Regarding the uses of likelihood functions, it’s not just when the parameter space is of high dimension that physicists abandon them. The highly-influential paper of Feldman and Cousins on “Unified approach to the classical statistical analysis of small signals” advocates a dubious frequentist procedure for constructing confidence intervals for a simple one-parameter problem, for which plotting the likelihood function is trivial. In that paper, they several times concede that for any actual question that you might want answered, a Bayesian method would be preferable, but nevertheless insist that reporting confidence intervals with correct coverage is a must, even if there are good arguements that the confidence intervals are ridiculous.

So I don’t think that the fondness of some physicists for frequentist confidence intervals is due to an awareness of the difficulties of handling nuisance parameters. I think it’s due to a desire for a ritual that justifies saying they’ve “discovered” something. I argue in the post that it shouldn’t be the role of the experimenter to declare that the evidence is sufficient to claim a “discovery”. That’s the role of the reader.

• 3. brendonbrewer  |  2009-03-11 at 1:16 am

>>In more complex problems with a high-dimensional parameter, however, just presenting the likelihood function is both infeasible and unenlightening.<<

It’s surely infeasible to plot a function in many dimensions, but the likelihood is still enlightening – it’s the evidence provided by the data. Although we would have liked for the data to uniquely determine the solution, that’s rare, and presenting the likelihood is just a formal statement of this.

As discussed by both of you, high dimensional Bayesian Inference is hard. When it’s too hard I usually suggest that the best thing to do is simply look at the data, and summaries thereof, and use common sense, knowledge of the topic, and intellectual honesty. The reality is that any Bayesian analysis that disagreed with this judgment would be rejected anyway. The “non-parametric” methods mentioned by Larry Wasserman can be helpful tools to guide this process, but they’re not objective deciders-of-the-truth.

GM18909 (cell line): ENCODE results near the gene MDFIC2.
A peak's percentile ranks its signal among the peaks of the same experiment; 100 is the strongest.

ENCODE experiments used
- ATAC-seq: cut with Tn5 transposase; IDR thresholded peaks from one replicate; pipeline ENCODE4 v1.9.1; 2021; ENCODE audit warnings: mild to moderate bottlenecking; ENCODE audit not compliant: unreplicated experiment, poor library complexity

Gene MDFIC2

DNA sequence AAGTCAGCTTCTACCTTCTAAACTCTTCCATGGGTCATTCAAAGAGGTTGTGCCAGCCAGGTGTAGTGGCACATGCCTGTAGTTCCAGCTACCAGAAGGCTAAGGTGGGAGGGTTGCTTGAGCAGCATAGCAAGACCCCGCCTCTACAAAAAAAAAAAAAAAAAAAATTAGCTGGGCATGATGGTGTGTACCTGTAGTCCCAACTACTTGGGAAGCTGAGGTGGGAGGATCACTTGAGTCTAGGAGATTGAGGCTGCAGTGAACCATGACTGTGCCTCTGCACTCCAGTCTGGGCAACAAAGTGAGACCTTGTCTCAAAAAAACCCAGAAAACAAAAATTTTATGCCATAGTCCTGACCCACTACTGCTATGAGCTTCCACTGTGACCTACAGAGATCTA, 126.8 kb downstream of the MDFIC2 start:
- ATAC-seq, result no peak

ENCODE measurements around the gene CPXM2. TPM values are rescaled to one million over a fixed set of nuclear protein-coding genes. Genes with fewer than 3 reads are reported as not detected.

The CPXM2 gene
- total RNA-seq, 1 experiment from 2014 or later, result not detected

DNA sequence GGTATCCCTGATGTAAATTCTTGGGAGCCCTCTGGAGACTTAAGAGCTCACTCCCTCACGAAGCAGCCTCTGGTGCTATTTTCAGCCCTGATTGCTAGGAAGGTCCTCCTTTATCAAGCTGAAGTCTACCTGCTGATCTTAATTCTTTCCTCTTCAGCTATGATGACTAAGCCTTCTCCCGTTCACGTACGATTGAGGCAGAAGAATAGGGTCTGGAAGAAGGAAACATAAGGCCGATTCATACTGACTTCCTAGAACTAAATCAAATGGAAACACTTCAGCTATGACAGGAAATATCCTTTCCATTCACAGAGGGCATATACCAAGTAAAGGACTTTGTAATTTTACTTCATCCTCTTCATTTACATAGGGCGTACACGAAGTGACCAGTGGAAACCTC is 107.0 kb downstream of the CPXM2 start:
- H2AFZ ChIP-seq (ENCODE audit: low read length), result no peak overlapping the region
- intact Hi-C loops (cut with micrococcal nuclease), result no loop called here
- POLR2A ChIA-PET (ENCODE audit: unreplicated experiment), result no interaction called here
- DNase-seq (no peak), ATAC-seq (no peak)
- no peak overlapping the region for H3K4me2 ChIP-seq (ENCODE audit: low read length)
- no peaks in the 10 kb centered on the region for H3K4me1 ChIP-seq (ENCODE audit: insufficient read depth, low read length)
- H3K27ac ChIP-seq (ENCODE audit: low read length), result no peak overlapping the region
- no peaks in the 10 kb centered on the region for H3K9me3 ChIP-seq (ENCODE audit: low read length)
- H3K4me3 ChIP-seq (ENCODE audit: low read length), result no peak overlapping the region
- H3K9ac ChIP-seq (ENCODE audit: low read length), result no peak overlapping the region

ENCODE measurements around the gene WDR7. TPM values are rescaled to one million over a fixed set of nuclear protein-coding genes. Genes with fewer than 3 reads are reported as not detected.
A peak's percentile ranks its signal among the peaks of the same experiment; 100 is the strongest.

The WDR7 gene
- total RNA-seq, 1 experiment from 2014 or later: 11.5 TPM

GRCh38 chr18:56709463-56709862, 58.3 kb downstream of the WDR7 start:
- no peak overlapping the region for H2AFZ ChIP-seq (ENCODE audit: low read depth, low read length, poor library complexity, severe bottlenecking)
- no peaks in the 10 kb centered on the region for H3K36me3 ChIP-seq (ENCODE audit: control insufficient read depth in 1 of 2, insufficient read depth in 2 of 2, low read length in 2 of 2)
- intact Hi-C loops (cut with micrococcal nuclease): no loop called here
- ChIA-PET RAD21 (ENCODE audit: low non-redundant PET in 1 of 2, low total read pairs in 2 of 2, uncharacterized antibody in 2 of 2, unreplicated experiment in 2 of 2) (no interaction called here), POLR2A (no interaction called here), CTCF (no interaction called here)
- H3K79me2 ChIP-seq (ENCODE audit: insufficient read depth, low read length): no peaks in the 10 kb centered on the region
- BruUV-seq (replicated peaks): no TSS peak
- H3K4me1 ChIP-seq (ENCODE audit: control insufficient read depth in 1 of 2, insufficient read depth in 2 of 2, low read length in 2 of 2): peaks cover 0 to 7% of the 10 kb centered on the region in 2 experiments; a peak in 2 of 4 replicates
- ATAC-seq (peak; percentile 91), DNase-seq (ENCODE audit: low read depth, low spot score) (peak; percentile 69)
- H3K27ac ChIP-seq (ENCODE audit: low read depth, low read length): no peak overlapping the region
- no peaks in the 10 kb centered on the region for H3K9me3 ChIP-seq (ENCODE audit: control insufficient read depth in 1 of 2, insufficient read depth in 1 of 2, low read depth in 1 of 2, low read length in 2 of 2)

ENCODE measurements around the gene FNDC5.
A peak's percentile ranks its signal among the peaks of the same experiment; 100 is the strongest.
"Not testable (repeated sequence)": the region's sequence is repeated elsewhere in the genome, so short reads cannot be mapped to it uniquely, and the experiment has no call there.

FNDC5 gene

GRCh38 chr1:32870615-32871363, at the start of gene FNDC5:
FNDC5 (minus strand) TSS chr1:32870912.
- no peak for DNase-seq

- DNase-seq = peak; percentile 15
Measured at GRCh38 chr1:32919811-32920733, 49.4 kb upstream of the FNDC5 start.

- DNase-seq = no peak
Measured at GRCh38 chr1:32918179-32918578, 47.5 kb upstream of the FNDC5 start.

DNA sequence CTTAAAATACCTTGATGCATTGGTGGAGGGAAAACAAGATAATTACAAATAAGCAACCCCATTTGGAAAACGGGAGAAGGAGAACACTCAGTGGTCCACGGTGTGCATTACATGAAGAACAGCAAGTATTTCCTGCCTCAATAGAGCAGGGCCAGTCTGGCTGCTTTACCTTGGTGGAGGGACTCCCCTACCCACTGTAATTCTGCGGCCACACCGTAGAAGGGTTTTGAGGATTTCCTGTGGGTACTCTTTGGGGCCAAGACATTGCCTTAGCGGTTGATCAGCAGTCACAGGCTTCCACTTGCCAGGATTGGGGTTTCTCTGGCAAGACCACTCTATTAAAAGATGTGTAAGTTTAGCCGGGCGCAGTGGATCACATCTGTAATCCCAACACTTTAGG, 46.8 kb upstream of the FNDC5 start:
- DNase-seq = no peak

Confidence intervals are based on prior (pre-data) probabilities and are not the relevant probabilities once data has been taken into account. You can have old confidence intervals and see how many of them contain the true value, once you know that value. However, what’s the point? Once you know the true value, that’s it. There’s no more inference to be done.

I haven’t thought that hard about coverage though so I’m open to more arguments, but I find it hard to believe that the Bayesian prescription of 1) write down all the possibilities 2) delete all the ones that are false, will ever be superseded.

Regarding borderline detections, there’s no shame in being uncertain. You can claim tentative discovery, without being required to justify it with controversial formalisms. Unless you’re into that sort of thing! :-)

• 4. Corey  |  2009-03-15 at 10:39 pm

The example problem is similar to a ten-door version of the Monty Hall problem. Was that deliberate?

(theta = 0 corresponds to the event “initial door guessed was correct”)

• 5. Radford Neal  |  2009-03-15 at 11:22 pm

No, I’m familiar with the Monty Hall problem, but wasn’t thinking of it here. I’m not sure I see the correspondence, since when the initial door is not correct, Monty isn’t confined to just one possibility, but can open any door other than the correct one.

• 6. Corey  |  2009-04-11 at 1:17 am

In the multi-door Monty Hall variant I’m thinking of, when the initial door is not correct Monty opens every door except the initial one and the correct one. In the ten-door version, you pick a door, Monty opens eight doors with booby prizes, and you choose whether to switch or stay with your original choice.